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Takahashi, H., Ida, M. and Nishimatu, Y. (2011) Development of full-fledged employee scale and verification of its reliablity and validity. The Journal of Psychology Rissho University, 2, 81-96.

has been cited by the following article:

  • TITLE: Nurse manager’s recognition behavior with staff nurses in Japan-based on semi-structured interviews

    AUTHORS: Chiharu Miyata, Hidenori Arai, Sawako Suga

    KEYWORDS: Recognition Behavior; Nurse Manager; Staff Nurses

    JOURNAL NAME: Open Journal of Nursing, Vol.4 No.1, January 6, 2014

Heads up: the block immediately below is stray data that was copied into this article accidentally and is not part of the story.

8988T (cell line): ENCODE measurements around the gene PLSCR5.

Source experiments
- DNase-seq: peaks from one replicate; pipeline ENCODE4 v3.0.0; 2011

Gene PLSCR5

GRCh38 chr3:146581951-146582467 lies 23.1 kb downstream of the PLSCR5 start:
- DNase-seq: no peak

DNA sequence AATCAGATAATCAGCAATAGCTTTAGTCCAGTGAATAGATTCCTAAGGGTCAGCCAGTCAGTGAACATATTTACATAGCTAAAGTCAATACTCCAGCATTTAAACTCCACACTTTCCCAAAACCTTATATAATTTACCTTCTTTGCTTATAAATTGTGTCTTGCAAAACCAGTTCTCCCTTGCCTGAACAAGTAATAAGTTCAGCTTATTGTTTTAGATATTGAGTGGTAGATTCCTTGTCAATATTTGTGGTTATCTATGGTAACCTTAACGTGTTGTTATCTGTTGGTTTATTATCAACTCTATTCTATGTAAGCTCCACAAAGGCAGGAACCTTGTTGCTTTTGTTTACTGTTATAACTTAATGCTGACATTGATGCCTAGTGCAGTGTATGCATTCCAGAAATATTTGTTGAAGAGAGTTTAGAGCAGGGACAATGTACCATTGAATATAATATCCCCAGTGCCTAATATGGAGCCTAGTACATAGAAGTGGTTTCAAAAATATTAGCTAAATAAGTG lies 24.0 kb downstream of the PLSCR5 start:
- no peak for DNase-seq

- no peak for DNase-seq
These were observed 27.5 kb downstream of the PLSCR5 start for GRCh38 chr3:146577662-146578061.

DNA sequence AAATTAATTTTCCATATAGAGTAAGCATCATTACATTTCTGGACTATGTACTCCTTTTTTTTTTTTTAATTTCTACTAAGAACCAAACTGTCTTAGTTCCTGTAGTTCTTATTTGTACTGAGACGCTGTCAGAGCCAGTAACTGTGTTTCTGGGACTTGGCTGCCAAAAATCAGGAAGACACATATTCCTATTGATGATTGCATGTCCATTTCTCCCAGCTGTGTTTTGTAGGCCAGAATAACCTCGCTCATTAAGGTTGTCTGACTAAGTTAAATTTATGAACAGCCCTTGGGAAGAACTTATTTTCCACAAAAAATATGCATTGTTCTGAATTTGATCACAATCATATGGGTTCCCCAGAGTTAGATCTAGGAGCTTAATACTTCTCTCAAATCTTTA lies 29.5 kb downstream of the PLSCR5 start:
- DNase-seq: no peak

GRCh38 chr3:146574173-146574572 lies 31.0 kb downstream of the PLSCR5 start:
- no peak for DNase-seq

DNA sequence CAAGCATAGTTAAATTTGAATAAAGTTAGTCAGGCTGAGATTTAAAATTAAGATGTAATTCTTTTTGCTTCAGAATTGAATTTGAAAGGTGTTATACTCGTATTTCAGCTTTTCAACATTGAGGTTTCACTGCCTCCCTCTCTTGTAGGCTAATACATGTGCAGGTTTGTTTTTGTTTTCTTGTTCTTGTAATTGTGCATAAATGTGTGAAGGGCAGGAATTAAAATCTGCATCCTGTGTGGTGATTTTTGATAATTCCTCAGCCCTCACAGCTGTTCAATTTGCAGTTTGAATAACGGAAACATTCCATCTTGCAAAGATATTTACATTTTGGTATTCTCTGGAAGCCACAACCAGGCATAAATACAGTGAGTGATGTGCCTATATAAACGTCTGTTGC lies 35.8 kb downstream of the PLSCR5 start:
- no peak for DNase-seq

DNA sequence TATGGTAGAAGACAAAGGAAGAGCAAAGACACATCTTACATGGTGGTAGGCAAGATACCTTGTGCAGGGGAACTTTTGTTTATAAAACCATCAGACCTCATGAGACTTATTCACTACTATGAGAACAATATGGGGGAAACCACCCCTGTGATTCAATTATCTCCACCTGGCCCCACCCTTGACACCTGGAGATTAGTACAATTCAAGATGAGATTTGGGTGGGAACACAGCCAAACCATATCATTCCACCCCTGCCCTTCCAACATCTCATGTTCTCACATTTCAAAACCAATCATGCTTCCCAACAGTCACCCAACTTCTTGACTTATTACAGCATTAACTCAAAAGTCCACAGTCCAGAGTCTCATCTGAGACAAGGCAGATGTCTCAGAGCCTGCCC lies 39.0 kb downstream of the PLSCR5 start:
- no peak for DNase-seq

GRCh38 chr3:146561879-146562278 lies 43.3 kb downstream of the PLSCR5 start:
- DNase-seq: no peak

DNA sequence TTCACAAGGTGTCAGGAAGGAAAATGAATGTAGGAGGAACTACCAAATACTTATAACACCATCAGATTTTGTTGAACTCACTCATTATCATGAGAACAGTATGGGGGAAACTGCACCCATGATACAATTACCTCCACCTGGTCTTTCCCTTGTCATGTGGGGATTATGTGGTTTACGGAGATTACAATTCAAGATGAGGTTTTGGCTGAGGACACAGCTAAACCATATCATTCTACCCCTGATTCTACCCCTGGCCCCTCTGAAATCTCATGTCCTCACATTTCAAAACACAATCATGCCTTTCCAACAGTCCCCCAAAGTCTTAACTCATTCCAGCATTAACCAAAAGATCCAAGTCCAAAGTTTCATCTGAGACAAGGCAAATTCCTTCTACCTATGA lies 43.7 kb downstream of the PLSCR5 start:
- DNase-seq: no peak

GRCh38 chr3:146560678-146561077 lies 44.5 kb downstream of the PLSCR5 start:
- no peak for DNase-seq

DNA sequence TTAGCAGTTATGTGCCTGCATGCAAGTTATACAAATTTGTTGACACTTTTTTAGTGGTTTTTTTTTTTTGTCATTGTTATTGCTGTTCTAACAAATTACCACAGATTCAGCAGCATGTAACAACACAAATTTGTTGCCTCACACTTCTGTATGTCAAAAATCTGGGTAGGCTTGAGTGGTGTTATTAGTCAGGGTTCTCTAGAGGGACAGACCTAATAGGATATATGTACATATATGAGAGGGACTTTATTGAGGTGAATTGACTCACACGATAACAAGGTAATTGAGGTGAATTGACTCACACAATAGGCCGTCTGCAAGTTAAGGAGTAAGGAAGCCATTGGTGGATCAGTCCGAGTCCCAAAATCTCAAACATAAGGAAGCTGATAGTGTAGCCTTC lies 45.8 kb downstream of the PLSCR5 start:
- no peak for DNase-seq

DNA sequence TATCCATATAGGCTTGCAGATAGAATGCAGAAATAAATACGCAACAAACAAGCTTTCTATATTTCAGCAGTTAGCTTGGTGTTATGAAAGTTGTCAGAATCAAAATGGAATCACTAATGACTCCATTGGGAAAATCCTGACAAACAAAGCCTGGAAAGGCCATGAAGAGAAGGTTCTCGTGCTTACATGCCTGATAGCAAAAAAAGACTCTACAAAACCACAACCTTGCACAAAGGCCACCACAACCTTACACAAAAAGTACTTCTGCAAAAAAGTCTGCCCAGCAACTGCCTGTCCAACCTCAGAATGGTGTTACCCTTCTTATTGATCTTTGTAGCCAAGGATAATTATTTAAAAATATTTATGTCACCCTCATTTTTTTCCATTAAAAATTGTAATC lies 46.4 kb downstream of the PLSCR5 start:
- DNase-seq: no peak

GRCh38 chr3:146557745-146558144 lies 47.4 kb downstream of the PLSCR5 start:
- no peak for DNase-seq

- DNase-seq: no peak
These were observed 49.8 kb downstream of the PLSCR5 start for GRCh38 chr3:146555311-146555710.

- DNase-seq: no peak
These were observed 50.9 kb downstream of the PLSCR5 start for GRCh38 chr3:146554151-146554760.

ABSTRACT: Objective: The purpose of this qualitative study was to obtain a better understanding of nurse manager’s recognition behavior. Methods: This study, consisting of semi-structured interviews, was conducted in five hospitals with 100 beds or more in the Kanto, Kansai, and Kyushu regions of Japan. Fifteen nurse managers, who each had more than one year of professional work experience as a nurse manager, participated in this study. Results: We extracted four categories and fourteen subcategories as the factors related to the recognition behaviors in nurse managers. The first category is the basis of the recognition behaviors, which were divided into the following four subcategories: recognition behaviors that they received, perception of recognition behaviors, construction of confidential relationships with staff nurses, and the organizational climate. The second category is the issues that make recognition behaviors difficult, which were classified into the following three subcategories: multiple duties, number of staff nurses, and characteristics of the recent staff nurses. The third category is the factors regarding the staff nurses that must be considered, which consist of the following two subcategories: the characteristics and motivation of staff nurses and recognition behaviors that the staff nurses expect. The forth category is the methods of the recognition behaviors, which consist of the following five categories: watching over and consideration of individuals, evaluation of routine work, development as a professional, opinion sharing and delegating work, and promotion of work-life balance. Conclusions: The recognition behavior by nurse managers is influenced by their own experience, and nurse managers practice recognition behaviors in response to the characteristics of their staff nurses in a busy environment. Our results suggest that nurse managers need expertise in management for them to identity appropriate recognition behavior.